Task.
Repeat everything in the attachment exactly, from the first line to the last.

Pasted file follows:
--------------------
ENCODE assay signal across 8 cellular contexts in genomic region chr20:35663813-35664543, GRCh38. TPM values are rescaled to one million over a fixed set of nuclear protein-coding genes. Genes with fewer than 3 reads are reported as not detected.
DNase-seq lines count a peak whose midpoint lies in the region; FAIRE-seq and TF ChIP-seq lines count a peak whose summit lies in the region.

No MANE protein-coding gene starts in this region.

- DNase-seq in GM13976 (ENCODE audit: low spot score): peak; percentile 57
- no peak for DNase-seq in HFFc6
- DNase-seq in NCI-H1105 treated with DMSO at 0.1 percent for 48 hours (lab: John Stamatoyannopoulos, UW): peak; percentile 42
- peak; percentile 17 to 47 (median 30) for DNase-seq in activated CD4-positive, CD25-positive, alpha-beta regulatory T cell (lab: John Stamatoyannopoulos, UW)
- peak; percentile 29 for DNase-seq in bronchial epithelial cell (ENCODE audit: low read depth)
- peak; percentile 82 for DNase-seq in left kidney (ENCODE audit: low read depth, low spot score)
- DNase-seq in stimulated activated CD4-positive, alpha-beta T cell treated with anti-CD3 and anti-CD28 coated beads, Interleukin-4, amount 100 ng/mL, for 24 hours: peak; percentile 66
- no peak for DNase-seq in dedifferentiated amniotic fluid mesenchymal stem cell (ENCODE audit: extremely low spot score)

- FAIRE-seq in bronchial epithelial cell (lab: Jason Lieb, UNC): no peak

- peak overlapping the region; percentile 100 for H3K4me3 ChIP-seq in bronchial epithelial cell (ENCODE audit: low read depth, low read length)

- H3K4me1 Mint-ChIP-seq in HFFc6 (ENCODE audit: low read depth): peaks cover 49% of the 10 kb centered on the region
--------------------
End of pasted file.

ENCODE assay signal across 8 cellular contexts in genomic region chr20:35663813-35664543, GRCh38. TPM values are rescaled to one million over a fixed set of nuclear protein-coding genes. Genes with fewer than 3 reads are reported as not detected.
DNase-seq lines count a peak whose midpoint lies in the region; FAIRE-seq and TF ChIP-seq lines count a peak whose summit lies in the region.

No MANE protein-coding gene starts in this region.

- DNase-seq in GM13976 (ENCODE audit: low spot score): peak; percentile 57
- no peak for DNase-seq in HFFc6
- DNase-seq in NCI-H1105 treated with DMSO at 0.1 percent for 48 hours (lab: John Stamatoyannopoulos, UW): peak; percentile 42
- peak; percentile 17 to 47 (median 30) for DNase-seq in activated CD4-positive, CD25-positive, alpha-beta regulatory T cell (lab: John Stamatoyannopoulos, UW)
- peak; percentile 29 for DNase-seq in bronchial epithelial cell (ENCODE audit: low read depth)
- peak; percentile 82 for DNase-seq in left kidney (ENCODE audit: low read depth, low spot score)
- DNase-seq in stimulated activated CD4-positive, alpha-beta T cell treated with anti-CD3 and anti-CD28 coated beads, Interleukin-4, amount 100 ng/mL, for 24 hours: peak; percentile 66
- no peak for DNase-seq in dedifferentiated amniotic fluid mesenchymal stem cell (ENCODE audit: extremely low spot score)

- FAIRE-seq in bronchial epithelial cell (lab: Jason Lieb, UNC): no peak

- peak overlapping the region; percentile 100 for H3K4me3 ChIP-seq in bronchial epithelial cell (ENCODE audit: low read depth, low read length)

- H3K4me1 Mint-ChIP-seq in HFFc6 (ENCODE audit: low read depth): peaks cover 49% of the 10 kb centered on the region